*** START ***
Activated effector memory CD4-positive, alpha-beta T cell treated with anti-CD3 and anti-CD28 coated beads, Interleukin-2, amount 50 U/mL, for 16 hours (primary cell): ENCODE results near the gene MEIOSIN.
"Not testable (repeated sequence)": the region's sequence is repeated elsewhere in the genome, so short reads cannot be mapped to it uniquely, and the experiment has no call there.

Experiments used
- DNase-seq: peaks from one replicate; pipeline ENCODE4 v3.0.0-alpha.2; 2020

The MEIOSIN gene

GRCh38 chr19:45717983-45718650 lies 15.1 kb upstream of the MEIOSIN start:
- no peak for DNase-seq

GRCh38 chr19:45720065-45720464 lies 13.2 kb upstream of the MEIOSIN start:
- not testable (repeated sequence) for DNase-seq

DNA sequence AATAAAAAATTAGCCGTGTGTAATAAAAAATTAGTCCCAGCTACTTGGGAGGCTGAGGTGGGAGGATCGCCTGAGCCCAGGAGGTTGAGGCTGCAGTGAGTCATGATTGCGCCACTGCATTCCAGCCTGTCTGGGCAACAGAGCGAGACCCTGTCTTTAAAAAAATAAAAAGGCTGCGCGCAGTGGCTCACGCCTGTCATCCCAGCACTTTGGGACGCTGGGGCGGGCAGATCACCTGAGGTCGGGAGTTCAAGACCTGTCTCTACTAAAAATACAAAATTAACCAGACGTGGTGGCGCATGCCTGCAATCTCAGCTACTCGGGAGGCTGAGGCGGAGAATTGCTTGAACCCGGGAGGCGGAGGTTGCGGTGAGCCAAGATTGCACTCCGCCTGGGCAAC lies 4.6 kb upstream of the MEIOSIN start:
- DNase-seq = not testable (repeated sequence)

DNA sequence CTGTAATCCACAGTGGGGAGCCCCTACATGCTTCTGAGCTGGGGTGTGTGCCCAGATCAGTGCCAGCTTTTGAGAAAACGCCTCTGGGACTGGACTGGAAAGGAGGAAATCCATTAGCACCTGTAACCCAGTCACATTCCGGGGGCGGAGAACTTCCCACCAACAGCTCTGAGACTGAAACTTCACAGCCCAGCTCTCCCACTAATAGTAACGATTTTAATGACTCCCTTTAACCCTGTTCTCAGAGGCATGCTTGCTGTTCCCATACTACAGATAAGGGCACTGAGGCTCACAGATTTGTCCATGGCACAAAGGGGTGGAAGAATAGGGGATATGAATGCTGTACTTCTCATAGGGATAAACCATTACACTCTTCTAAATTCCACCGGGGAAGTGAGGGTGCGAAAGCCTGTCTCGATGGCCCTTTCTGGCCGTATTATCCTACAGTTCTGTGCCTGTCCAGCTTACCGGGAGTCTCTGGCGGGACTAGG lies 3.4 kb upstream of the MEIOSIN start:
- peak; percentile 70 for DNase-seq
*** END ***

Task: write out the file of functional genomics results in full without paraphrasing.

Activated effector memory CD4-positive, alpha-beta T cell treated with anti-CD3 and anti-CD28 coated beads, Interleukin-2, amount 50 U/mL, for 16 hours (primary cell): ENCODE results near the gene MEIOSIN.
"Not testable (repeated sequence)": the region's sequence is repeated elsewhere in the genome, so short reads cannot be mapped to it uniquely, and the experiment has no call there.

Experiments used
- DNase-seq: peaks from one replicate; pipeline ENCODE4 v3.0.0-alpha.2; 2020

The MEIOSIN gene

GRCh38 chr19:45717983-45718650 lies 15.1 kb upstream of the MEIOSIN start:
- no peak for DNase-seq

GRCh38 chr19:45720065-45720464 lies 13.2 kb upstream of the MEIOSIN start:
- not testable (repeated sequence) for DNase-seq

DNA sequence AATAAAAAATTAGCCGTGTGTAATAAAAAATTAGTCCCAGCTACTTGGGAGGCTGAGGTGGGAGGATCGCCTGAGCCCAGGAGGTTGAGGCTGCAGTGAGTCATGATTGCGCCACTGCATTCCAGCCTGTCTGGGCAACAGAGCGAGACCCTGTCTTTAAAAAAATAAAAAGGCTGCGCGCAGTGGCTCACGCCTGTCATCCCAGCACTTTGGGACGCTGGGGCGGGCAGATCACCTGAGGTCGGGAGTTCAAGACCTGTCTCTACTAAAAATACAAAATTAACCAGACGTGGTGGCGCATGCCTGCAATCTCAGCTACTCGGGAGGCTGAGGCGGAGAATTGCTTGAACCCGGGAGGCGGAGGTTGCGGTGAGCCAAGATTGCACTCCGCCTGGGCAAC lies 4.6 kb upstream of the MEIOSIN start:
- DNase-seq = not testable (repeated sequence)

DNA sequence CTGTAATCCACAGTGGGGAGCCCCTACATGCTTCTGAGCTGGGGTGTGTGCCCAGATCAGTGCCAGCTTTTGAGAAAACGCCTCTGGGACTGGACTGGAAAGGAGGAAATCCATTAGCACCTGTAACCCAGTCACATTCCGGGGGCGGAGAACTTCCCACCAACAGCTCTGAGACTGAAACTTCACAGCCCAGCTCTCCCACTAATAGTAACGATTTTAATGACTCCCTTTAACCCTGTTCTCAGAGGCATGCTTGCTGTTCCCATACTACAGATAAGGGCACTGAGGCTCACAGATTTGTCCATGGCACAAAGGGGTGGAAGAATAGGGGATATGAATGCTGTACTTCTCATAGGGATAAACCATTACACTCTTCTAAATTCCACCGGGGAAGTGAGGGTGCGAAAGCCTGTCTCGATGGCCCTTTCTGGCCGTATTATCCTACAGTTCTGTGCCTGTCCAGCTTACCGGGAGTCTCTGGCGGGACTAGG lies 3.4 kb upstream of the MEIOSIN start:
- peak; percentile 70 for DNase-seq